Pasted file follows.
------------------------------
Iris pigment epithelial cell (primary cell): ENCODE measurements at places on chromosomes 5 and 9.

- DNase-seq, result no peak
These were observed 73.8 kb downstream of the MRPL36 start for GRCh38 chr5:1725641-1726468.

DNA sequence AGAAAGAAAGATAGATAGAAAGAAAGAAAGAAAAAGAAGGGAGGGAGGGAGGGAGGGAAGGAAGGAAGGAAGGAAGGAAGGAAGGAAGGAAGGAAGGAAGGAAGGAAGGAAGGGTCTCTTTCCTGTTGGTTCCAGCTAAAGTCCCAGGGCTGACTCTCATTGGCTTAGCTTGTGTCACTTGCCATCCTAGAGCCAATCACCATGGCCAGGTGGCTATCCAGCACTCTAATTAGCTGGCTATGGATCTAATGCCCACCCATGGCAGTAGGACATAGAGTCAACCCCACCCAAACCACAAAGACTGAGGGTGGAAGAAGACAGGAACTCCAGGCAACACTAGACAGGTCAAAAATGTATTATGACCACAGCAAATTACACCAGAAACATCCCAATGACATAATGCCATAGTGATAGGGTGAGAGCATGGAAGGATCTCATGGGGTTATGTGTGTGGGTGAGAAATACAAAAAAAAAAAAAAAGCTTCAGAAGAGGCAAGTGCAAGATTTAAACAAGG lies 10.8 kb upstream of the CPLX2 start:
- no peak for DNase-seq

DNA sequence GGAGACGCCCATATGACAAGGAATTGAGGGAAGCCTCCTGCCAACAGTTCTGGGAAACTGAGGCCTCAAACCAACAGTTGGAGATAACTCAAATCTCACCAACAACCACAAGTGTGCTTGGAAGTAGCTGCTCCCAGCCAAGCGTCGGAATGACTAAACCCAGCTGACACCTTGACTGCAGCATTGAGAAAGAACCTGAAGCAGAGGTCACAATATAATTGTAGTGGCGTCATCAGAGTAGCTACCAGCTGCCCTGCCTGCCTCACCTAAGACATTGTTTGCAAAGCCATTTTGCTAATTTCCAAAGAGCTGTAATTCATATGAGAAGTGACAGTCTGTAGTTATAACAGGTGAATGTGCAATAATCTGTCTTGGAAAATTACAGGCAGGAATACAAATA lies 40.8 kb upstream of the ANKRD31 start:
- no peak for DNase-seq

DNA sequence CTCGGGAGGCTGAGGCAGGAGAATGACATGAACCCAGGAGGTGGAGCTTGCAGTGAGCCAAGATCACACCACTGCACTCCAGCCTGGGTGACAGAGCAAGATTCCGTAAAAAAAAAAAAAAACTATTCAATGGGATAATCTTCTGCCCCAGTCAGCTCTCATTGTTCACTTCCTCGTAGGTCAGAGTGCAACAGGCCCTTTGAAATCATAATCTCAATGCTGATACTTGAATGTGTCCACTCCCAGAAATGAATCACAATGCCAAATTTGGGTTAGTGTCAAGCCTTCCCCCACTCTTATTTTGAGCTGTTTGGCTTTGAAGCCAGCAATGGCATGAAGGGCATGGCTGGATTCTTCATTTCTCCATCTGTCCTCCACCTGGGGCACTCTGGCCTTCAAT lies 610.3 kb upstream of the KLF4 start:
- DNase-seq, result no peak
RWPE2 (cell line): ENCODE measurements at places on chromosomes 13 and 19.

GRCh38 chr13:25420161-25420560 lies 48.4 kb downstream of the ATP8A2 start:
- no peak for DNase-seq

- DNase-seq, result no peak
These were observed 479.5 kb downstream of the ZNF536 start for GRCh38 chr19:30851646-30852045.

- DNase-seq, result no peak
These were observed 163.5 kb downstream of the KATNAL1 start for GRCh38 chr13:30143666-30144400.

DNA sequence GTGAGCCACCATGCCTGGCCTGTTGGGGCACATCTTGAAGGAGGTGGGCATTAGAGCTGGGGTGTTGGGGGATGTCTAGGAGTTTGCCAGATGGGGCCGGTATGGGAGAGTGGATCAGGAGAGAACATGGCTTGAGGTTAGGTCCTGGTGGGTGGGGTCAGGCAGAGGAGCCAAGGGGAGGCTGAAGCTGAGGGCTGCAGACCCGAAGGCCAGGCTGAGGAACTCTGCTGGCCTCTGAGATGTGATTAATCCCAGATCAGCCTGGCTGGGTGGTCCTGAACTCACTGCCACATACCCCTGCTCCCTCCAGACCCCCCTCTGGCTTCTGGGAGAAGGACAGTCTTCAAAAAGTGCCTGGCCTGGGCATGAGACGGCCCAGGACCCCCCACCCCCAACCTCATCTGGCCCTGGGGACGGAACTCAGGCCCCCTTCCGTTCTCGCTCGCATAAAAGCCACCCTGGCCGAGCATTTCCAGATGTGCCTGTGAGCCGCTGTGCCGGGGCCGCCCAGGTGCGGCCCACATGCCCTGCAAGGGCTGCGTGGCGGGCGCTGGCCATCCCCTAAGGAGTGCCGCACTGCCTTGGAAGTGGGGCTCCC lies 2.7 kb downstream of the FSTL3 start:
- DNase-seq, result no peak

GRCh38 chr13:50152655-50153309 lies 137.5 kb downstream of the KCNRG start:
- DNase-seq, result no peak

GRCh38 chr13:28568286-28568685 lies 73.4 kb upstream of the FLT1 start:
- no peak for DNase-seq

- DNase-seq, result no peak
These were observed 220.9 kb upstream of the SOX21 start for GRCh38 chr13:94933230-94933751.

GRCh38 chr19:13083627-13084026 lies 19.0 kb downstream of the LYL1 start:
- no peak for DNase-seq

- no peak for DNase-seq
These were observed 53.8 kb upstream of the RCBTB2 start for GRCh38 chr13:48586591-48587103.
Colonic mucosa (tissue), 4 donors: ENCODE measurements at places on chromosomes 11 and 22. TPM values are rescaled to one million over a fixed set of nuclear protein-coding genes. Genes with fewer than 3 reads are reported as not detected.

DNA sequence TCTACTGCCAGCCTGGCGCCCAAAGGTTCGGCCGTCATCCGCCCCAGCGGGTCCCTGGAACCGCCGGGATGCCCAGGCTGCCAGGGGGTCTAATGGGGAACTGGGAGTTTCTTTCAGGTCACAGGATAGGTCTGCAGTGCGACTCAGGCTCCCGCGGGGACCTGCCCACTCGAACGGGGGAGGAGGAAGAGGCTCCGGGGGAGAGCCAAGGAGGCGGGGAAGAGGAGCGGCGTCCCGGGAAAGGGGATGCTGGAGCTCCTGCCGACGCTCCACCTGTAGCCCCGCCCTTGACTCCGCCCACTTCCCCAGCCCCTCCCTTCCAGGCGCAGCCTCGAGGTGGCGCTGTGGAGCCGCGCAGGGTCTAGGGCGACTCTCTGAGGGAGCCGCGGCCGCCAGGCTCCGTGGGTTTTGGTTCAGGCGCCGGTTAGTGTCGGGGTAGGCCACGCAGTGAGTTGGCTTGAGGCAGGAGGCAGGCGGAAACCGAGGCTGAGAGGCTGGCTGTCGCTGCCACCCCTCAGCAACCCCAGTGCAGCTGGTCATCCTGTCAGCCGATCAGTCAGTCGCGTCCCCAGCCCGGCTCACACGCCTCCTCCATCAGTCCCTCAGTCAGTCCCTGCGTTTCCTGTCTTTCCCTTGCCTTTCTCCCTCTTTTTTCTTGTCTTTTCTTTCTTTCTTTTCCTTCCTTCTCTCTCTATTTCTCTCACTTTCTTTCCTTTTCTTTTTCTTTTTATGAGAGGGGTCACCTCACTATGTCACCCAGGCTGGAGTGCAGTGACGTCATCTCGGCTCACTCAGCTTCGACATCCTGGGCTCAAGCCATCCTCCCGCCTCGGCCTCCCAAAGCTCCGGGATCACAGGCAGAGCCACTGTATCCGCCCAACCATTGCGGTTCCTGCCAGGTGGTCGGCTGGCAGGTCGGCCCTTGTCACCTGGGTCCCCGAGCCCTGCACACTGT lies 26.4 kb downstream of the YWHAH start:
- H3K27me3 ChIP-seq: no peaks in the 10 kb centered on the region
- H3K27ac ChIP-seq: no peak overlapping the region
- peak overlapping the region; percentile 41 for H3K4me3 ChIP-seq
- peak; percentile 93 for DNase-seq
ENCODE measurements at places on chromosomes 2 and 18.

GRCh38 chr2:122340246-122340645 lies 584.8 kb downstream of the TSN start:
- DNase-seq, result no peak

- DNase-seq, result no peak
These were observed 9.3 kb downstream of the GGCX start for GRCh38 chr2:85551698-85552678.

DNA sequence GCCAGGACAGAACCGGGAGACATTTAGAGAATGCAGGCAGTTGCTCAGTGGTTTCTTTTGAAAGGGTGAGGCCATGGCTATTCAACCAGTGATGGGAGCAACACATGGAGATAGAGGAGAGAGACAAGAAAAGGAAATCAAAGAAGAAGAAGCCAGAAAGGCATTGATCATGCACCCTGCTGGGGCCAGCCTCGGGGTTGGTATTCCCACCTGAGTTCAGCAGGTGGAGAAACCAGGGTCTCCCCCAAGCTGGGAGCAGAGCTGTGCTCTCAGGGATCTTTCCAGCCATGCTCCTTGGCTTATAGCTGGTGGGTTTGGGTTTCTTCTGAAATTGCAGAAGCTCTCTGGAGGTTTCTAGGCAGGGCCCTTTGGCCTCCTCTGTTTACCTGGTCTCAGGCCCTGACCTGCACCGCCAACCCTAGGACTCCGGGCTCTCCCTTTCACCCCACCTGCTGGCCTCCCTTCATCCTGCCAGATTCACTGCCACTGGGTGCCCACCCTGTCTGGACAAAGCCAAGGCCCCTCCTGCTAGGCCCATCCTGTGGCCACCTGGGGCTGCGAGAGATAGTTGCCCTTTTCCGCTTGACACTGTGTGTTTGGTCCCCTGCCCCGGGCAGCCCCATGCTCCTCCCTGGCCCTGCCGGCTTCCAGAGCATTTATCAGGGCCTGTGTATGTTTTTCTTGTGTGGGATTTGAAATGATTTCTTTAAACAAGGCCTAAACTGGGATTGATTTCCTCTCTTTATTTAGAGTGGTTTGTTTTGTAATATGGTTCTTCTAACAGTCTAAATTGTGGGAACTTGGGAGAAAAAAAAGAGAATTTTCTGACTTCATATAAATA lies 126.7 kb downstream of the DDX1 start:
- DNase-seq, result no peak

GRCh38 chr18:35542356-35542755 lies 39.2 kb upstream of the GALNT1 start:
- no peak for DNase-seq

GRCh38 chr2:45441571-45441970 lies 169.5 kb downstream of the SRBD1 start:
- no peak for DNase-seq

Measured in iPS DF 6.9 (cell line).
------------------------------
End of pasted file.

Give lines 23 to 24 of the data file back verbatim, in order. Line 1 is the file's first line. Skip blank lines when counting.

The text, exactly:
- DNase-seq, result no peak
These were observed 220.9 kb upstream of the SOX21 start for GRCh38 chr13:94933230-94933751.